You are the owner of this article.
You have permission to edit this article.
Edit
Two UNMC programs work behind the scenes to target pancreatic cancer, seek $15 million from state

Two UNMC programs work behind the scenes to target pancreatic cancer, seek $15 million from state

Only $5 for 5 months

Nebraskans may be aware that the University of Nebraska Medical Center is nationally known as a pancreatic cancer research center.

But they may not know much about two behind-the-scenes programs at the university that are contributing to the fight against what’s arguably one of the most deadly forms of cancer.

One is a rapid autopsy program that has created one of the world’s largest repositories of pancreatic cancer tissue, which is shared with researchers here and across the country.

The second is a screening program for people considered at somewhat increased risk of developing the disease, aimed at finding ways to detect the cancer at earlier stages. Pancreatic cancer is notorious for presenting when it’s already advanced, often after it’s already spread.

The Nebraska Legislature is considering a measure, Legislative Bill 669, that would put $15 million from the state’s health care cash fund toward further bolstering pancreatic cancer research at UNMC. The university would have to raise $15 million in matching funds from donors before receiving the state monies. The Legislature’s Appropriations Committee is expected to present its budget proposal to the full body on Thursday.

Michael “Tony” Hollingsworth, a professor and pancreatic-disease scientist at UNMC, said the autopsy program is important because it provides tissue that researchers need to study the disease.

The UNMC program collects samples from the original tumor and any place that it has spread, as well as from blood and unaffected tissue. The collection allows researchers to test on human tissue the discoveries that they make in the laboratory.

Sign up for the Live Well Nebraska newsletter

Get the latest health headlines and inspiring stories straight to your inbox.

“We really have shared it very widely because our program is unique in the material it captures,” Hollingsworth said.

The latest example of such collaboration is a paper published last month in the journal Nature. The UNMC program provided researchers at the Salk Institute for Biological Studies in La Jolla, California, with specimens from donors who’d received no treatment — no chemotherapy, no radiation.

Hollingsworth said the samples UNMC provided validated the study, confirming that a protein, called LIF, is made in cells in human tumors and is involved in signaling that helps protect tumors.

Blocking the signal could provide a target for therapies. The study also suggests that the protein could be used as a biomarker for earlier detection of the disease or for monitoring its response to treatment.

Hollingsworth said the program, which started in 2002, also has provided materials and services for a number of other projects in recent years. Among the institutions seeking tissue from UNMC are MD Anderson Cancer Center, the Mayo Clinic, Stanford University, Columbia University and Weill Cornell in New York City.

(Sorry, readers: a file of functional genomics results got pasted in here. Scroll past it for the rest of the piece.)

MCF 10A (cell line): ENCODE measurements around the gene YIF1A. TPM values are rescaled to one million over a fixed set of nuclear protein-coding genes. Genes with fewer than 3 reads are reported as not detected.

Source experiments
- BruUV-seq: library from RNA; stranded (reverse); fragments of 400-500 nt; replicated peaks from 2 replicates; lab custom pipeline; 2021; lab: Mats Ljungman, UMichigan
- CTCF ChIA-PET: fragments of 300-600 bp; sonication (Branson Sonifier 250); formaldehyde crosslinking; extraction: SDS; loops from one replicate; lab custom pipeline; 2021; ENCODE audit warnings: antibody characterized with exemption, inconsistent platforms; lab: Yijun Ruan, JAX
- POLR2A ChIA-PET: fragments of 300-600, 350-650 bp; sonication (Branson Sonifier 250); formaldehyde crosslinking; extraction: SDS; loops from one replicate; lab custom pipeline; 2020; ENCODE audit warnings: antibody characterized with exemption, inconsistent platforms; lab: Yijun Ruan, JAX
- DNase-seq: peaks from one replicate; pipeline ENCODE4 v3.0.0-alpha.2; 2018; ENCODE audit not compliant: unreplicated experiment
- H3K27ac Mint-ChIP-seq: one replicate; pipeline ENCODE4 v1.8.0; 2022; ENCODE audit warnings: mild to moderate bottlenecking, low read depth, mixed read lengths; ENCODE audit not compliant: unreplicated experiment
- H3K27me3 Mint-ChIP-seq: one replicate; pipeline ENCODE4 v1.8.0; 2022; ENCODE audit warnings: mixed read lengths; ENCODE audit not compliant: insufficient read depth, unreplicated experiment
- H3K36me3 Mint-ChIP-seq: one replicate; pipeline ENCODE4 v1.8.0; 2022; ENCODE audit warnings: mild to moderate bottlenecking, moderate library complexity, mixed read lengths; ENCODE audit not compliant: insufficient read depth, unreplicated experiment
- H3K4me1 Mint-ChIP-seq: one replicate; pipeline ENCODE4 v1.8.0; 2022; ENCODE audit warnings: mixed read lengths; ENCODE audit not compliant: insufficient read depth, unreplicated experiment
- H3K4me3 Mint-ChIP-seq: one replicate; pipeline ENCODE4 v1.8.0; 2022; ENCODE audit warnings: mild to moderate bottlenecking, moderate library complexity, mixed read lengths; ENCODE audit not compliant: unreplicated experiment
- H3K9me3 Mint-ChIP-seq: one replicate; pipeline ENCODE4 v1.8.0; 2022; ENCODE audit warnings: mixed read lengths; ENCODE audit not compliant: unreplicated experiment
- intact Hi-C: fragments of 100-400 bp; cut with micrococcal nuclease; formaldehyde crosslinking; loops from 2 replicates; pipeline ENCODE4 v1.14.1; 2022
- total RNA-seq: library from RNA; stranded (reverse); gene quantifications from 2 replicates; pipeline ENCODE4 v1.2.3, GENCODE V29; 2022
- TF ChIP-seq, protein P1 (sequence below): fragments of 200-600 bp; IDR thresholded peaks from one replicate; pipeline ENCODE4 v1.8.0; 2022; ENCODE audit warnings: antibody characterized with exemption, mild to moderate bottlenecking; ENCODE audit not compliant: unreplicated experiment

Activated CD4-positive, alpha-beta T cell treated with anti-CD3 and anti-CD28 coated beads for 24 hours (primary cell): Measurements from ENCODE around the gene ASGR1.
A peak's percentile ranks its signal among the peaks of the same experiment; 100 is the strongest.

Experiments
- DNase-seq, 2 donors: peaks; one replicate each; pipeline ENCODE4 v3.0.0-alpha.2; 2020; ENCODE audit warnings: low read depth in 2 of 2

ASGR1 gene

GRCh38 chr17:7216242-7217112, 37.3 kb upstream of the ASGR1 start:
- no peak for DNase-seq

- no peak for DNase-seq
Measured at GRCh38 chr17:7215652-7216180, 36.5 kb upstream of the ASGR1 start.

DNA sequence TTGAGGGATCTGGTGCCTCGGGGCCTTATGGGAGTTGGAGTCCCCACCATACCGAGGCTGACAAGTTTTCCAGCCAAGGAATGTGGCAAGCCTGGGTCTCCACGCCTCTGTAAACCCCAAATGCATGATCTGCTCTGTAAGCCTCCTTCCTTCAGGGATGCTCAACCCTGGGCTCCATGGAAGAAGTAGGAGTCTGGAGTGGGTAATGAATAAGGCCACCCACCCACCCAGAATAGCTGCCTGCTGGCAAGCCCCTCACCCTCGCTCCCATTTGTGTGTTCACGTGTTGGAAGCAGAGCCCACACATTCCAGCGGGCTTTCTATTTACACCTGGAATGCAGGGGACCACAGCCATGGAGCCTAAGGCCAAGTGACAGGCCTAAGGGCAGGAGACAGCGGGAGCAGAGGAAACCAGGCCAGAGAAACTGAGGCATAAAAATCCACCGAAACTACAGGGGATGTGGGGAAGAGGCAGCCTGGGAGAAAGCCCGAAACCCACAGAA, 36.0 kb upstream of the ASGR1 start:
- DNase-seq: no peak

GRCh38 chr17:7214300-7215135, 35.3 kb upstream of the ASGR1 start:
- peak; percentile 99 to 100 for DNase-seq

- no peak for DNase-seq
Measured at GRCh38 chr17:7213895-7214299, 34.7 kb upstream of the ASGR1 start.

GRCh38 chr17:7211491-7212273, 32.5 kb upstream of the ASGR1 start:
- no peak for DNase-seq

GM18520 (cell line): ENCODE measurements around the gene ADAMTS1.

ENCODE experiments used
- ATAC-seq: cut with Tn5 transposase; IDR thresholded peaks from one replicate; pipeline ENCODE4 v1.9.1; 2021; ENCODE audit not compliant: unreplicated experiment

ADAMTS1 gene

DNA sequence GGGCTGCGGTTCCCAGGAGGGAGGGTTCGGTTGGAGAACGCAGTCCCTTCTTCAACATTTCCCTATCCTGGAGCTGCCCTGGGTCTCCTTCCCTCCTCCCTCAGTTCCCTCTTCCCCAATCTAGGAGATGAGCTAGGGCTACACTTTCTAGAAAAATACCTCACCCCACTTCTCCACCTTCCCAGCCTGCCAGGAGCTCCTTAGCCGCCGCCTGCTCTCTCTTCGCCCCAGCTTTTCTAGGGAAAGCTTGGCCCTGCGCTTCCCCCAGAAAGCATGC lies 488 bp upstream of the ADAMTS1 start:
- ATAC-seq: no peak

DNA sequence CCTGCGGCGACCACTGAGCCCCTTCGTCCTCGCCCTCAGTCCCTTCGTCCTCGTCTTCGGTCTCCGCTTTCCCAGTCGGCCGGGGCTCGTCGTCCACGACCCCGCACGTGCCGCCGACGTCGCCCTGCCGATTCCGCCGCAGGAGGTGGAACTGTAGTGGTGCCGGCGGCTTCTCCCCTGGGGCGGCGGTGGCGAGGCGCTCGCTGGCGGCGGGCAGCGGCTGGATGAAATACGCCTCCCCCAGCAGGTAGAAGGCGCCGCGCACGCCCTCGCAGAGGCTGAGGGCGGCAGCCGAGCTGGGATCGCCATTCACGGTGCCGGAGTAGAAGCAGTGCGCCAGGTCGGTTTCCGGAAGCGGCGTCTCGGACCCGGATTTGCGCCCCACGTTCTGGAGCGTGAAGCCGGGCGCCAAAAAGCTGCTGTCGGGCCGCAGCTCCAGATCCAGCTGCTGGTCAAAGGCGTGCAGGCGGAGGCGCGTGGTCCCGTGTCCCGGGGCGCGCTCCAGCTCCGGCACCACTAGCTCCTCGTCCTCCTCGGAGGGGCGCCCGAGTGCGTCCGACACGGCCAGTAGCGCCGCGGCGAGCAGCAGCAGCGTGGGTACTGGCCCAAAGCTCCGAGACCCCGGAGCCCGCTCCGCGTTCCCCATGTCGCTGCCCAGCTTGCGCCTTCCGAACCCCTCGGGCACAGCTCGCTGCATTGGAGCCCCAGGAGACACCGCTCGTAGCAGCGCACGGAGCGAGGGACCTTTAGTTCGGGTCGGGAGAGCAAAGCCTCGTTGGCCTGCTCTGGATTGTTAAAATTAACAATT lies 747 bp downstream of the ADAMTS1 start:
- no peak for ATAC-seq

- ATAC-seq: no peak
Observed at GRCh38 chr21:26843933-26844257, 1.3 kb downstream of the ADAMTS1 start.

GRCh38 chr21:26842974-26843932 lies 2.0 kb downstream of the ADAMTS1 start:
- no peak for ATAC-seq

Paul Grandgenett, the program’s director, said the program wouldn’t be possible without dedicated volunteers or generous donors and families. The team, roughly 40 volunteers, must be able to report within an hour or two of a patient’s death, any time of day or night, Grandgenett said. So far, the team has conducted 127 autopsies.

“We really try to honor the patients every day by doing quality work providing tissues to every group that can make a difference,” he said.

UNMC also is at various stages of developing rapid autopsy programs for prostate cancer, lymphoma and colon cancer, Grandgenett said, with progress in that order. The ultimate goal would be to develop a multidisease tumor donation program.

“As much as we’ve been able to help with pancreatic cancer around the world, we’d like to be able to contribute equally or more in some of the other diseases as well,” he said.

For the early detection screening program, Hollingsworth said, UNMC has been following patients at somewhat elevated risk of pancreatic cancer. That includes collecting blood samples and taking enhanced medical histories that might help identify signs and symptoms that may be evident in early disease.

While there is no screening for pancreatic cancer, UNMC researchers hope the research could someday lead to a screen for clinical and blood markers. UNMC is among multiple institutions participating in the Pancreatic Cancer Detection Consortium created by the National Cancer Institute.

Be the first to know

* I understand and agree that registration on or use of this site constitutes agreement to its user agreement and privacy policy.

Julie Anderson is a medical reporter for The World-Herald. She covers health care and health care trends and developments, including hospitals, research and treatments. Follow her on Twitter @JulieAnderson41. Phone: 402-444-1066.

Related to this story

The Durham Research Center on the University of Nebraska Medical Center campus.

Get up-to-the-minute news sent straight to your device.

Topics

all

Breaking News

Huskers Breaking News

News Alert